Beryl McHenry

Martin Chalifour, violin

Martin Chalifour will begin his 25th season as Principal Concertmaster of the Los Angeles Philharmonic this fall. He graduated with honors from the Montreal Conservatory at the age of 18 and then moved to the United States to continue studies at the famed Curtis Institute of Music.

Chalifour received a Certificate of Honor at the Tchaikovsky Competition in Moscow and is also a laureate of the prestigious Montreal International Competition. Apart from his LA Phil duties, he maintains an active solo career, playing a diverse repertoire of more than 60 concertos. Chalifour has appeared as soloist with conductors Pierre Boulez, Gustavo Dudamel, Charles Dutoit, Christoph Eschenbach, Sir Neville Marriner, and Esa-Pekka Salonen. Outside the U.S., he has played solos with the Auckland Philharmonia, the Montreal Symphony, the Hong Kong Philharmonic, the National Orchestra of Taiwan, and the Malaysian Philharmonic, among others.

Chalifour began his orchestral career with the late Robert Shaw and the Atlanta Symphony, playing as Associate Concertmaster for six years. Subsequently, for five years he occupied the same position in the Cleveland Orchestra, where he also served as Acting Concertmaster under Christoph von Dohnányi. While in Cleveland, Chalifour taught at the Cleveland Institute of Music and was a founding member of the Cleveland Orchestra Piano Trio.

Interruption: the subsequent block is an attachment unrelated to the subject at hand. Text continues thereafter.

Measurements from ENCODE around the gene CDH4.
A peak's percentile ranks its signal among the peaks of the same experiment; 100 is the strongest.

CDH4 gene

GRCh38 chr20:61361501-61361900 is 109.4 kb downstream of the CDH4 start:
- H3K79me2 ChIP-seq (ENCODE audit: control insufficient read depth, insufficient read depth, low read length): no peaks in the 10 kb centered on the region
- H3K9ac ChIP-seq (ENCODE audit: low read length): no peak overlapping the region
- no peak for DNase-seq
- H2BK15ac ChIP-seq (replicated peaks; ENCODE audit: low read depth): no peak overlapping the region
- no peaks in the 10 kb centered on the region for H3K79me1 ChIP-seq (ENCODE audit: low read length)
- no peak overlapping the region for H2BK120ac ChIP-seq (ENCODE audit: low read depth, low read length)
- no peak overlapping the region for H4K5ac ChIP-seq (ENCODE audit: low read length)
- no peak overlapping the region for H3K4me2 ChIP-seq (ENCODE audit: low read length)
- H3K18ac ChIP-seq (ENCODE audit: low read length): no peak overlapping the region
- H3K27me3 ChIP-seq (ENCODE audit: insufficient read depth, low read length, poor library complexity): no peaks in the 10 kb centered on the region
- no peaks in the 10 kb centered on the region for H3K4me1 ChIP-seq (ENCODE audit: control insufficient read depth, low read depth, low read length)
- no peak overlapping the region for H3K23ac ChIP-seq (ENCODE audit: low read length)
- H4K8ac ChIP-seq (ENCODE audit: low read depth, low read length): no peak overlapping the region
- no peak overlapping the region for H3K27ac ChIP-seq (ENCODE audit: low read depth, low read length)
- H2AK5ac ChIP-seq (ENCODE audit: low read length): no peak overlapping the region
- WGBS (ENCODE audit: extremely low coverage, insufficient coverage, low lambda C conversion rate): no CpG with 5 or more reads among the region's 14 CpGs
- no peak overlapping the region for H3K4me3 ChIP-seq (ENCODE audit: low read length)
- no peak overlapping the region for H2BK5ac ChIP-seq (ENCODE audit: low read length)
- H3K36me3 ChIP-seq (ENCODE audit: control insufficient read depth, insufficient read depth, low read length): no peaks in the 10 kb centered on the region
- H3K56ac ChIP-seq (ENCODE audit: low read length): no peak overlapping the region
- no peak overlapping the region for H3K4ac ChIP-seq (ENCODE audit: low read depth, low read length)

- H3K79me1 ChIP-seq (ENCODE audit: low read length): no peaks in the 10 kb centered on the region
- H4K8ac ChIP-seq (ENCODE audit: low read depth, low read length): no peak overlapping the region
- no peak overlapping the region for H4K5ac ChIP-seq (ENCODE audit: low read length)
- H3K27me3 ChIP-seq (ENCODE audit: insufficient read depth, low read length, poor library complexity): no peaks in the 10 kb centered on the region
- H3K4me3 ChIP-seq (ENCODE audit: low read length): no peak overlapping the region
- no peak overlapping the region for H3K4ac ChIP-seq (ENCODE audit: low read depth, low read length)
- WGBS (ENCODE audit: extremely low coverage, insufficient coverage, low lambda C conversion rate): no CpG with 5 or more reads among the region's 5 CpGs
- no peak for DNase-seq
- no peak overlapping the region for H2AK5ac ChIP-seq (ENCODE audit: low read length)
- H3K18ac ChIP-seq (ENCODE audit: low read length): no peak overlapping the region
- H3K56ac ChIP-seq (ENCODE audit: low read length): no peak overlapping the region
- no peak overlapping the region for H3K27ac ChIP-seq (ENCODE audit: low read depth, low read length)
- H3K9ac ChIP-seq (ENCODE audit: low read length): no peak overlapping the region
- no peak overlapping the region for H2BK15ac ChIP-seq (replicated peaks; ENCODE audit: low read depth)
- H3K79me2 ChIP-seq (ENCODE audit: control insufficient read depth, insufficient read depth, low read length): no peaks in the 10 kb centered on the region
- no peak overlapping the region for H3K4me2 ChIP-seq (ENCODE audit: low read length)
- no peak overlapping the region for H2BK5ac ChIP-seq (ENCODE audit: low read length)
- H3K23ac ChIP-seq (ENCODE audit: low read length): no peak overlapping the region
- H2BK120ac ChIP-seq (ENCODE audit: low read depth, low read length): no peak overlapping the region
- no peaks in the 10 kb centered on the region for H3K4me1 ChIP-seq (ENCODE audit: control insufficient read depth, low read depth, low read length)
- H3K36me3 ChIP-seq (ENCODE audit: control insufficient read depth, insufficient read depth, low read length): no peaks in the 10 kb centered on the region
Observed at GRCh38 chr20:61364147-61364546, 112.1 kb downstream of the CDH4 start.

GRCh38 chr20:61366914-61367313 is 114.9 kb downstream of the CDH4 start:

Concert Information

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Sunday, November 13, 2022 at 3:00 PM

Dawson Auditorium, Adrian College

Dawson Auditorium, Adrian College


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Hear the stories behind the music with the conductor before the concert.

Classical Conversations for Folk Inspirations begins in the hall at 2:10 p.m.

Free to all ticket holders.